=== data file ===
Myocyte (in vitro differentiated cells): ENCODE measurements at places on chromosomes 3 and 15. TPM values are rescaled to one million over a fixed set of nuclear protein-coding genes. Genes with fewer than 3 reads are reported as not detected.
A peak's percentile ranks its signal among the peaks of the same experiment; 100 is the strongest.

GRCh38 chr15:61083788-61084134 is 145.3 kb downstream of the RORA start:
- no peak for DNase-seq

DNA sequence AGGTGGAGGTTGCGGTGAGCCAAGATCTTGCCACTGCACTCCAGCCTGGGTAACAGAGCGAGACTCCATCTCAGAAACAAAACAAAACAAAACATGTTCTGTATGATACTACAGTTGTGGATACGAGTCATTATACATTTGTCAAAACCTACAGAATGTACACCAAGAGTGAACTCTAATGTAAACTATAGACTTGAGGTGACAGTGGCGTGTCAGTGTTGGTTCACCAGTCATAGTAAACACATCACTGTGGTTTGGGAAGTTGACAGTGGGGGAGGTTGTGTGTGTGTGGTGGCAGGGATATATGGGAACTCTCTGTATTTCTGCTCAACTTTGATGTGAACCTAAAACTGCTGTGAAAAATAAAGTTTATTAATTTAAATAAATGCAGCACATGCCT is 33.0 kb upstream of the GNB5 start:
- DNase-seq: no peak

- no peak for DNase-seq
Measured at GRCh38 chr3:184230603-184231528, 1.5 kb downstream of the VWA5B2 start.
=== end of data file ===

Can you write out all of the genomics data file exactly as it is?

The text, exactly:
Myocyte (in vitro differentiated cells): ENCODE measurements at places on chromosomes 3 and 15. TPM values are rescaled to one million over a fixed set of nuclear protein-coding genes. Genes with fewer than 3 reads are reported as not detected.
A peak's percentile ranks its signal among the peaks of the same experiment; 100 is the strongest.

GRCh38 chr15:61083788-61084134 is 145.3 kb downstream of the RORA start:
- no peak for DNase-seq

DNA sequence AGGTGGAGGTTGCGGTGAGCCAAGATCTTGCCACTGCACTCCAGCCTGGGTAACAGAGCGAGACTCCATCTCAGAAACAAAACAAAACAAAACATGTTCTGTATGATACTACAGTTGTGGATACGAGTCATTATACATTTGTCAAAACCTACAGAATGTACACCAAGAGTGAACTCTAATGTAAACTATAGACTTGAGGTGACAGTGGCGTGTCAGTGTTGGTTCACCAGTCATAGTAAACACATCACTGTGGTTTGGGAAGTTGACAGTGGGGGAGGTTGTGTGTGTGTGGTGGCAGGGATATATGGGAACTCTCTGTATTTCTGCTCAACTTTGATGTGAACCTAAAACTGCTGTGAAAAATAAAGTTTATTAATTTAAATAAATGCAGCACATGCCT is 33.0 kb upstream of the GNB5 start:
- DNase-seq: no peak

- no peak for DNase-seq
Measured at GRCh38 chr3:184230603-184231528, 1.5 kb downstream of the VWA5B2 start.